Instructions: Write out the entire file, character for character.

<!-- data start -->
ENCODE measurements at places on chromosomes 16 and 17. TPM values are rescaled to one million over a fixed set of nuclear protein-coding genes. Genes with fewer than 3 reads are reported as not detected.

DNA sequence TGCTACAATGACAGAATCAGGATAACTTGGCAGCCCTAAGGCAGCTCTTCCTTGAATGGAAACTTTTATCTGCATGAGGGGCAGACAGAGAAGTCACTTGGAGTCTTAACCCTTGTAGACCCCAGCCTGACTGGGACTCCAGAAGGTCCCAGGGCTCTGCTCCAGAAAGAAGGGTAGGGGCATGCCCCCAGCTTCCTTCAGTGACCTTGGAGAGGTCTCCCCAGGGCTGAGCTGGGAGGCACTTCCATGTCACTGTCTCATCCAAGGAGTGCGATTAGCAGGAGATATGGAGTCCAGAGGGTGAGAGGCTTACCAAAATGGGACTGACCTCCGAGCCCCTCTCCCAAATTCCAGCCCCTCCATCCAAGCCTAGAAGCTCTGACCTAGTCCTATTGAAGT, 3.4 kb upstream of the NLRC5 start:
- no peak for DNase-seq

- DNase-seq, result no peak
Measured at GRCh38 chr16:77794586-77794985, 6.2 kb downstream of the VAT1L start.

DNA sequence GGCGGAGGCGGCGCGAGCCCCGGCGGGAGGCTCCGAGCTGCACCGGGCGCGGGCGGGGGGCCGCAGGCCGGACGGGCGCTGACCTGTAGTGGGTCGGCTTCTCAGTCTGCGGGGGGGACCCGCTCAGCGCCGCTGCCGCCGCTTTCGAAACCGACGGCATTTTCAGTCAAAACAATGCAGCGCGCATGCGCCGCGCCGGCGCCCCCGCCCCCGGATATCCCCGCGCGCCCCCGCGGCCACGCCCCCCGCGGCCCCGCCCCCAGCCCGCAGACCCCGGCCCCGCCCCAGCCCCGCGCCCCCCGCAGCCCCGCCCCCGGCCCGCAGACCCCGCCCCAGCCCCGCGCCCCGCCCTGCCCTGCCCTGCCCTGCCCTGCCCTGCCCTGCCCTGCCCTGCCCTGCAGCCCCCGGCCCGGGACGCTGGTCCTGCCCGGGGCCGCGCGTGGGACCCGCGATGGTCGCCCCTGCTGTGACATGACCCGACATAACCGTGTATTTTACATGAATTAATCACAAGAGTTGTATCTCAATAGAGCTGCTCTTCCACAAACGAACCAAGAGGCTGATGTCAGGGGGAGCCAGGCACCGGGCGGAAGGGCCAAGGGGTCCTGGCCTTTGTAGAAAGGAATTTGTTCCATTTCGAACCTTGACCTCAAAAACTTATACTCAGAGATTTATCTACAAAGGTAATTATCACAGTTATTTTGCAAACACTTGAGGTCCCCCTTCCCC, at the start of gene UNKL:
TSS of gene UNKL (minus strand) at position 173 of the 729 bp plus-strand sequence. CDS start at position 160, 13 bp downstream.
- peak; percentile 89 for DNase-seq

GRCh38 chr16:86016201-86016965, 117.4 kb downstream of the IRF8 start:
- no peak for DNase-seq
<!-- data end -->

ENCODE measurements at places on chromosomes 16 and 17. TPM values are rescaled to one million over a fixed set of nuclear protein-coding genes. Genes with fewer than 3 reads are reported as not detected.

DNA sequence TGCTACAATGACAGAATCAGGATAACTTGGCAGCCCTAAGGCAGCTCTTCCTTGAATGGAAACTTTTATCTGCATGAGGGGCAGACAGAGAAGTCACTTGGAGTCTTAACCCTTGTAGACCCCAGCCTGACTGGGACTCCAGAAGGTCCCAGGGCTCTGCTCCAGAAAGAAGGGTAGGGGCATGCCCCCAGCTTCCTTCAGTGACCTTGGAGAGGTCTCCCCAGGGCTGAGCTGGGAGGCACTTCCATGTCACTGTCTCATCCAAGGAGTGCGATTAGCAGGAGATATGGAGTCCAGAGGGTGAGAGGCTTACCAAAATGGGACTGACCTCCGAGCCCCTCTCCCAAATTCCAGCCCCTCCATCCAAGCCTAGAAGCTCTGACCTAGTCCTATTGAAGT, 3.4 kb upstream of the NLRC5 start:
- no peak for DNase-seq

- DNase-seq, result no peak
Measured at GRCh38 chr16:77794586-77794985, 6.2 kb downstream of the VAT1L start.

DNA sequence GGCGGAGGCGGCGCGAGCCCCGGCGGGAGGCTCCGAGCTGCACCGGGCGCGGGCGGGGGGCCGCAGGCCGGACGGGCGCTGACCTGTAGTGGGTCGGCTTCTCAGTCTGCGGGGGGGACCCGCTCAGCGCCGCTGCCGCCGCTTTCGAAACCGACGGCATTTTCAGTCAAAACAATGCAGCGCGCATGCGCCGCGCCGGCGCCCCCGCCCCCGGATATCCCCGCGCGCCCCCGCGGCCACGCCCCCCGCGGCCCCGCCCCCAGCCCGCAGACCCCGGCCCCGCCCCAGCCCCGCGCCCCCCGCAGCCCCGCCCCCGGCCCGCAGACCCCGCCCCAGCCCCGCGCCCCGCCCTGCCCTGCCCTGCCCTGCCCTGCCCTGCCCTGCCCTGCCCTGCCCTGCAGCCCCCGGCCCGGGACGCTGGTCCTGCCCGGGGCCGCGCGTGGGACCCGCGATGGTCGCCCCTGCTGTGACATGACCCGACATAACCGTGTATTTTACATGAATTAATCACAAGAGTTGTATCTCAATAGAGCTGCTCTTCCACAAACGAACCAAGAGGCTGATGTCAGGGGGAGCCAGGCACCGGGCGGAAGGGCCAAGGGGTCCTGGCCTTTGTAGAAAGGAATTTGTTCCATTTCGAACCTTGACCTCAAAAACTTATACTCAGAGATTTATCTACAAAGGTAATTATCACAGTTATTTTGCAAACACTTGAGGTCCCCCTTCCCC, at the start of gene UNKL:
TSS of gene UNKL (minus strand) at position 173 of the 729 bp plus-strand sequence. CDS start at position 160, 13 bp downstream.
- peak; percentile 89 for DNase-seq

GRCh38 chr16:86016201-86016965, 117.4 kb downstream of the IRF8 start:
- no peak for DNase-seq